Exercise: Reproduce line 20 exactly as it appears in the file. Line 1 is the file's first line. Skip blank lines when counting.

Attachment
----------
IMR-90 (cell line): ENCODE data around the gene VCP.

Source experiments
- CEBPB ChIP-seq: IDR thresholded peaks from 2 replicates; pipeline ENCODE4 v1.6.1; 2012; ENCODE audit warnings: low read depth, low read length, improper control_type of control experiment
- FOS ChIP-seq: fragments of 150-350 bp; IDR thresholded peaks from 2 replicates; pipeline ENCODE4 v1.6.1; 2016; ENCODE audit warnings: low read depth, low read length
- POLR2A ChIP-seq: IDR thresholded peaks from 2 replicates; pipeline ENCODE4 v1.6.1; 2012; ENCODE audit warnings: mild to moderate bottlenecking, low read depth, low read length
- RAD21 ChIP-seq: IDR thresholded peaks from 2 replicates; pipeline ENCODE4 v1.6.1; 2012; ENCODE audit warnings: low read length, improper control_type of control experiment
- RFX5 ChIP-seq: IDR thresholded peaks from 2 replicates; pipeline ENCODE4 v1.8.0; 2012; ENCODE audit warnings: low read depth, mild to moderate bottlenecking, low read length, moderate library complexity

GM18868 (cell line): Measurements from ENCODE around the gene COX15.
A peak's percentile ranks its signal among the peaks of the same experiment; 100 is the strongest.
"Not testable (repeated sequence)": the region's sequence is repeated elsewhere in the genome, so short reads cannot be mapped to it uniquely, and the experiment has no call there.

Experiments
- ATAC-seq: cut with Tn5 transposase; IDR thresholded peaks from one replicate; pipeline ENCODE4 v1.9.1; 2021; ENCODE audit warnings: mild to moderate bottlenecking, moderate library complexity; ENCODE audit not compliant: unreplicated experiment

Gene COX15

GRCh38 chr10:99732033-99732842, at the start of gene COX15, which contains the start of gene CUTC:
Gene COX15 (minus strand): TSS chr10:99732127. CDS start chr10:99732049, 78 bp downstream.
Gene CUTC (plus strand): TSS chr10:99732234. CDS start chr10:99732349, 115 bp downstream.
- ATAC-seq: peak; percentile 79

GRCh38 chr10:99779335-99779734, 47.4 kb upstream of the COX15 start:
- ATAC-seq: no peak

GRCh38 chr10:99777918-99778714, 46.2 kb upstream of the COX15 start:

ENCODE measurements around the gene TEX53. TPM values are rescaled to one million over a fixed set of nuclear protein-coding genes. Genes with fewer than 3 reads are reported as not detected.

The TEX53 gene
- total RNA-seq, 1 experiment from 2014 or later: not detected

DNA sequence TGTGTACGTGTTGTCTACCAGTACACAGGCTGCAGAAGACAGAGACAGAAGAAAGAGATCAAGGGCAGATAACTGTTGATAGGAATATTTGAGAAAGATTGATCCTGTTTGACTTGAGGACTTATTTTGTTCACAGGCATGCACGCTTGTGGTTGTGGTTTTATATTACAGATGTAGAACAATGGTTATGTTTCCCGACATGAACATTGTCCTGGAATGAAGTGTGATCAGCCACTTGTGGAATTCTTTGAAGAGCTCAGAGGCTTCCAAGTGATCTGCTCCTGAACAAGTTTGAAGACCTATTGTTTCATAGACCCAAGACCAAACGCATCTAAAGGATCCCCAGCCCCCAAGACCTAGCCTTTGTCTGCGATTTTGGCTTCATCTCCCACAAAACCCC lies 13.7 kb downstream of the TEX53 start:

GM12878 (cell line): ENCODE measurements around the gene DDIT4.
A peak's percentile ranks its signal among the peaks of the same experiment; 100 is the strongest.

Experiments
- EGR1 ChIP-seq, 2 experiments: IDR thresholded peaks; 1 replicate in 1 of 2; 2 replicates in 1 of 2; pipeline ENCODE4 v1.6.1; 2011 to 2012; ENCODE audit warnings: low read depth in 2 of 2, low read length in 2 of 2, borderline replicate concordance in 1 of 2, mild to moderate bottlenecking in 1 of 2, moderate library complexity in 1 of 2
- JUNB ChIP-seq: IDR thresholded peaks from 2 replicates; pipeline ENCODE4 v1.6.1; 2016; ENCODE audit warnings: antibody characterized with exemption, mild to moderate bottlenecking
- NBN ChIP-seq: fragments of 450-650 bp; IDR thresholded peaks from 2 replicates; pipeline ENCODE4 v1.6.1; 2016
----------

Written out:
GRCh38 chr10:99777918-99778714, 46.2 kb upstream of the COX15 start: